The Scottish version of the poem has ‘stot’ here, an accepted term for a ‘step’ in a dance. This quote reveals as much about the expectations of a literary observer as it does of the customs of the dancers observed, since Mr Purchas was clearly familiar with the noble dances where gesture and posture were an integral art of the dance movements.
Kepe trace: The trace had been a dance, or an element of a dance, since the late 13th century. I have dealt with this term in detail in The Day it Daws (Stewart, 2005). Ward quotes; ‘the tracing of this round required in the middle thereof a conge’ (John Grange, The Golden Aphroditis, 1577).
Gambold: ‘Such feats of agilities, … leaps, skips, springs, gambauds, soomersauts, caprettes & flyghts’ (Robert Laneham, A Letter, 1575). Gavin Douglas, in his translation of Virgil’s Aeneid, describes dancers who ‘gan do dowbill brangillys and gam batis’ (c. 1512). Cotgrave’s Dictionarie of the French and English Tongues (1611) translates ‘gambader’ as ‘to turn heeles over head … shew tumbling tricks’ and he translates moulinet as ‘A morris dauncers gamboll’. See also the quote on page 26. Today, gambolling is largely the preserve of little lambs.
Wightly Whipte: ‘to move briskly’. ‘Wight’ in Scots implies vigour and strength.

It all sounds a pretty rumbustious affair. There are twenty-six people named as participants (counting Jocky and Jenny themselves) and though the general form does seem to be a round, ‘kepe trace’ suggests the whole company moving as a line, with occasional turns (‘Torn round, Robyne!’). I suspect that ‘churchye pege’ means ‘keep in line’ and the phrase ‘Abowt with howghe let us wynde’ surely describes the hey, the interweaving of the line by one or more dancers, as described in Gavin Douglas’s Aeneid, written at the close of the 15th century, which has ‘dansys and roundis tracyng mony gatis [‘ways, directions’]/ athir throu other reland ’ [‘one through another reeling’ i.e. a ‘hey’.] In general we seem to have a description of typical medieval peasant dance figures, a description of which is given by Cotgrave as a translation of brawl; a dance “wherein many (men and women) holding by the hands sometimes in a ring and otherwise at length, move together”.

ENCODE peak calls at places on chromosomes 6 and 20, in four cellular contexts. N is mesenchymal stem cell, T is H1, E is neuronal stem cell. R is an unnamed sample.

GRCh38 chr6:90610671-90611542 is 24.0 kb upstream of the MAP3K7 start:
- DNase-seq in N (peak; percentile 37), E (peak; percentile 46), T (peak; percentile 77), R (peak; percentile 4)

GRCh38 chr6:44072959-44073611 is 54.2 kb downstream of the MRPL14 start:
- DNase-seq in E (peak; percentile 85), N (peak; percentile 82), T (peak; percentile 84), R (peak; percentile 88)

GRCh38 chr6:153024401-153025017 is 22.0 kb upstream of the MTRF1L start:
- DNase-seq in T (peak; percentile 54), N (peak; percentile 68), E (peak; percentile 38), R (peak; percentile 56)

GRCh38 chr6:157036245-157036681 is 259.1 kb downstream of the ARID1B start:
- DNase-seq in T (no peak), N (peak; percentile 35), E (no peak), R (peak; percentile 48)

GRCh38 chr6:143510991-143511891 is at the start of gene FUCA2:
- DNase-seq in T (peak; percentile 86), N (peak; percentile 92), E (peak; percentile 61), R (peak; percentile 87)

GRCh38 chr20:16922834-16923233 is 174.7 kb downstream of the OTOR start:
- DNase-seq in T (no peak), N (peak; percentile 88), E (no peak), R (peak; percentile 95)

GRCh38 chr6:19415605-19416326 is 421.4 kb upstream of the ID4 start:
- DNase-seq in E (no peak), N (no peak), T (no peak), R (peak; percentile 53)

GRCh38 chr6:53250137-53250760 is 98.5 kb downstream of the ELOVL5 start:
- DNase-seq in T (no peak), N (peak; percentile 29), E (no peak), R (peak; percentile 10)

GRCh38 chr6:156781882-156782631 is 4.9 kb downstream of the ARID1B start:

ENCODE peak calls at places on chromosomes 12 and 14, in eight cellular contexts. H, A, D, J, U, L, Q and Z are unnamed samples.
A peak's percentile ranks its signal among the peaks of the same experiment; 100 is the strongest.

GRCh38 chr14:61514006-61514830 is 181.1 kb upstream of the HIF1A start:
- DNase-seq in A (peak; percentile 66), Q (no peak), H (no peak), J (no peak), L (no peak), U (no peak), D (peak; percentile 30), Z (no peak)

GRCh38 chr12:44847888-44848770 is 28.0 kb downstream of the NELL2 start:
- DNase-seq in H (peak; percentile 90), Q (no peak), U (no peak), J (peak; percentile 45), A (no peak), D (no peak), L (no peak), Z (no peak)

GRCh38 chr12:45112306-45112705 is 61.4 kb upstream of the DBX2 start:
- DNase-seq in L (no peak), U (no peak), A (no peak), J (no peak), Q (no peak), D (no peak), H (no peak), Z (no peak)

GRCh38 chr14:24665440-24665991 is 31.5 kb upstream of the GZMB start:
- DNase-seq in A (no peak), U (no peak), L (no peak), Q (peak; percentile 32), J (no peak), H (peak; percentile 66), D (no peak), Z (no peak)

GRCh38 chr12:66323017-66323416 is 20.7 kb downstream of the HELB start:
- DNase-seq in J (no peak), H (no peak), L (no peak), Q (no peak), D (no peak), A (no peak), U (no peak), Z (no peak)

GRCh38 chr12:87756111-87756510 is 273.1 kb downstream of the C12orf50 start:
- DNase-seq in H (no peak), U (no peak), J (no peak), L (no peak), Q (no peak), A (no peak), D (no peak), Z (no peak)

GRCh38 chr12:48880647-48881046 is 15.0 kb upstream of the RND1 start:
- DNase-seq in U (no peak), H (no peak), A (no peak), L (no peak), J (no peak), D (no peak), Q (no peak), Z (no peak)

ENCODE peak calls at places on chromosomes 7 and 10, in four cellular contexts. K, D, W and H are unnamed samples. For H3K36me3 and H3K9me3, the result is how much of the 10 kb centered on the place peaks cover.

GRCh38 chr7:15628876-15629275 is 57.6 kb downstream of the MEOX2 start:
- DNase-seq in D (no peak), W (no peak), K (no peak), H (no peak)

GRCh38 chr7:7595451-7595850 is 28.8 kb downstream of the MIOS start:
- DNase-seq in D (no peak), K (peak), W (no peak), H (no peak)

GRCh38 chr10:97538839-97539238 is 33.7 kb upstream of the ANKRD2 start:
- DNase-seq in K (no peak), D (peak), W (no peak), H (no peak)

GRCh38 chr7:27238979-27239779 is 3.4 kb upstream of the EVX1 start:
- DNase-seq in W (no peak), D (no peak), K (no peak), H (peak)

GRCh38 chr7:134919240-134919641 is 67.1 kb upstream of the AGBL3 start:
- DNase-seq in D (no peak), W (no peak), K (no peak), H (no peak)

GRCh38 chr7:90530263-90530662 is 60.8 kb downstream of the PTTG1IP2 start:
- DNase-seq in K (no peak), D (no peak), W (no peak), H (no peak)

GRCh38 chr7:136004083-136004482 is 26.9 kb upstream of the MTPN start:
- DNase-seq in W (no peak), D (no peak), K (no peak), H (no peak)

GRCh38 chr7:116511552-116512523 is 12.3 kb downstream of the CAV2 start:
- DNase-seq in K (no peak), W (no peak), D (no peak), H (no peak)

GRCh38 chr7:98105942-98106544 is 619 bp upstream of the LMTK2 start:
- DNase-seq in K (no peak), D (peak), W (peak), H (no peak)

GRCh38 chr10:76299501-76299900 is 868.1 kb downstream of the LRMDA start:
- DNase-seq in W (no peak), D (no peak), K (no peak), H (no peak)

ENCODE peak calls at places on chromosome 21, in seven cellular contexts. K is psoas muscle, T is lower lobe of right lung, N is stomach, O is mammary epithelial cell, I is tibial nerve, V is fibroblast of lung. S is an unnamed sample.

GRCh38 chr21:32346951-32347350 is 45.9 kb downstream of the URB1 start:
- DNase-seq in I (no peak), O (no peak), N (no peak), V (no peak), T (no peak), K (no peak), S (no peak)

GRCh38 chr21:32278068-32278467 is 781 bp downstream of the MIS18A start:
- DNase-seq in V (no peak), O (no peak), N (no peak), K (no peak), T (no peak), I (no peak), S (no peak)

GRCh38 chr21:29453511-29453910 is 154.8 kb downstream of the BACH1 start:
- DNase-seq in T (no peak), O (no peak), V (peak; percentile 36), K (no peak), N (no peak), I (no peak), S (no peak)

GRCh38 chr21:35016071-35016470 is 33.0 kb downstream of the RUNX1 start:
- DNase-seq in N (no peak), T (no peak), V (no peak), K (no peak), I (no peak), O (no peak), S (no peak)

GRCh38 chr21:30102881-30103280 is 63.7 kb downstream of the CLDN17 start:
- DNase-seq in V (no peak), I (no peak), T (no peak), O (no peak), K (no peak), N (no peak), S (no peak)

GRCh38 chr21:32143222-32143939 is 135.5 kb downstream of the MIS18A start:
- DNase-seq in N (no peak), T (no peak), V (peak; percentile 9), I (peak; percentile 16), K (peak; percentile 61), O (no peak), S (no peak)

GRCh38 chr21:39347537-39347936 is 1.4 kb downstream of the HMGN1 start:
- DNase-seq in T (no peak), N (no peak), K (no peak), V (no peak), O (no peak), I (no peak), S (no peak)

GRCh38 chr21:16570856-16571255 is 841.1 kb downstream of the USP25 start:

We might well ask, what makes the dance Wallys describes a hornpipe? Clearly, ‘’Now play us a horn pype’ is a call to the musician for music for a particular type of dance, but how specific was Jocky being? He could have called to the company ‘Menstrallis blaw up ane brawl of France’, as his more or less contemporary in Scotland did (Lyndsay, Ane Satyre of the Thrie Eastatis (?1530/1550), but there seem to have been few other alternatives available to the mid-16th century rural dancer, to whom the refinements of the Pavane or the Basse Danse were barely dancing at all; they were basically the Rounddance and the Line-dance, although something described as ‘the country dance’ is referred to by Thomas Morley towards the end of the century. What makes this hornpipe distinctive is the reference to solo stepping (“A gambole … stande aside”), a feature which the dance has retained into the present, having at some point abandoned all the other figures. Such stepping was clearly a feature of some round dances in the past; Breughel’s painting shows a couple who appear to be stepping to each other in this way, and the same can still be seen in Sardinia, where round dances (to the music of the launeddas, the Sardinian triple-pipes) include the breaking away of groups of two or three to perform stepping figures.
The nature of this stepping is described in several texts; taken together they create the impression of energetic exertions far removed from the stately and refined dances of the court. The Puritan, Northbrooke, in his Treatise against Dicing, Dancing etc., (1577) says it is ‘a hell to see, howe they will swing, leape and turne when the pypers and crowders begin to play” and his confederate Stubbes adds “some have broke their legs with skipping, leaping, turning and vawting”. Meanwhile Shakespeare (in A
Winter’s Tale, IV, iii) has a group of herdsman whose ‘dance is a gallimaufry of gambols”. From the poet Keats’s description of dancing he saw in Ireby in Cumberland two hundred years later, one gets the impression that not much had changed regarding style of performance:
“They kickit and jumpit with mettle extraordinary, and whiskit and friskit, and toed it and goed it, and twirl’d it and whirl’d it, and stamped it and sweated it, tattooing the floor like mad …” (Keats, 1818; quoted in Ward, 1990)